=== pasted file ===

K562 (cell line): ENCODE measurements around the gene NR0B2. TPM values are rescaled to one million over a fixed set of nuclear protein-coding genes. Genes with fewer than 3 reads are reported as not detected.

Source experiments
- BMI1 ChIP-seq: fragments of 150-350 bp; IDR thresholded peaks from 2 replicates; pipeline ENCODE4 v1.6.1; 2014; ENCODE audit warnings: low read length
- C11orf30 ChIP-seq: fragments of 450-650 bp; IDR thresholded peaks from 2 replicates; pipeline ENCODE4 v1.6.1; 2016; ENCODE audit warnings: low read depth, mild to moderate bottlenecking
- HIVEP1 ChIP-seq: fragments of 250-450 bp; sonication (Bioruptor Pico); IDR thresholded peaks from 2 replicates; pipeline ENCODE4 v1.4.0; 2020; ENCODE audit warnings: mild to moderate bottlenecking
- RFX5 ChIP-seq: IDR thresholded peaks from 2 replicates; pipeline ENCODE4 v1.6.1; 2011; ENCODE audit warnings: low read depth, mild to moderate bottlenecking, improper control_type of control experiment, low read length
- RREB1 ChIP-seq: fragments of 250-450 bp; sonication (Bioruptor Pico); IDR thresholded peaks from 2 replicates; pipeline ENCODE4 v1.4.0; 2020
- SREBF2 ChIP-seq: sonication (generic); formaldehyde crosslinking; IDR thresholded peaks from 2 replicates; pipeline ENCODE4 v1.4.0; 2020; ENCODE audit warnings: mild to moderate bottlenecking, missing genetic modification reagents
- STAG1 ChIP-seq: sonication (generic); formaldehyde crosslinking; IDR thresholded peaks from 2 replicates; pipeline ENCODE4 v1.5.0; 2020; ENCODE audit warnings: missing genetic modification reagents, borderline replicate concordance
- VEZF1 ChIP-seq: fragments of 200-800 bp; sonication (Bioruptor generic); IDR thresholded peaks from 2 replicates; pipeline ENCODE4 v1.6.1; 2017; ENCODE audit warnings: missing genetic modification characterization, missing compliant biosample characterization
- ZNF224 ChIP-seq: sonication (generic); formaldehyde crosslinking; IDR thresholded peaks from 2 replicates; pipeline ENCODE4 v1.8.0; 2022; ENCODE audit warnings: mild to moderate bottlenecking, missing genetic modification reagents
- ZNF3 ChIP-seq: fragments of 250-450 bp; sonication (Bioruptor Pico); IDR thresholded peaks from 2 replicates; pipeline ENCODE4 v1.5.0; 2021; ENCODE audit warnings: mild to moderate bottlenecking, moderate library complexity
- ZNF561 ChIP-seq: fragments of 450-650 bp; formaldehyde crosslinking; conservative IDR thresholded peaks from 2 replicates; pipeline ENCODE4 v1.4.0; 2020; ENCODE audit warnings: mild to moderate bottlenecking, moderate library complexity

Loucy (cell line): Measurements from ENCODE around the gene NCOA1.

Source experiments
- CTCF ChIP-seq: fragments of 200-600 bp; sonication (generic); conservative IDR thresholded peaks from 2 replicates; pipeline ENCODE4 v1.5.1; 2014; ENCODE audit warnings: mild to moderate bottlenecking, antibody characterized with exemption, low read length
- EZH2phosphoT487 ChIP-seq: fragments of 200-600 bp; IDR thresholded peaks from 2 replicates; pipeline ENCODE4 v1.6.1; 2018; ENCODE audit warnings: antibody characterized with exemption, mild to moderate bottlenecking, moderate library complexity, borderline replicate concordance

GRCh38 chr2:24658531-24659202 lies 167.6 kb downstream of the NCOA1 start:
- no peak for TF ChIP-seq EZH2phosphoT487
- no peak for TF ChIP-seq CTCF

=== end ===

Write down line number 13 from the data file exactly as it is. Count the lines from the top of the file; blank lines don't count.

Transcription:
- ZNF561 ChIP-seq: fragments of 450-650 bp; formaldehyde crosslinking; conservative IDR thresholded peaks from 2 replicates; pipeline ENCODE4 v1.4.0; 2020; ENCODE audit warnings: mild to moderate bottlenecking, moderate library complexity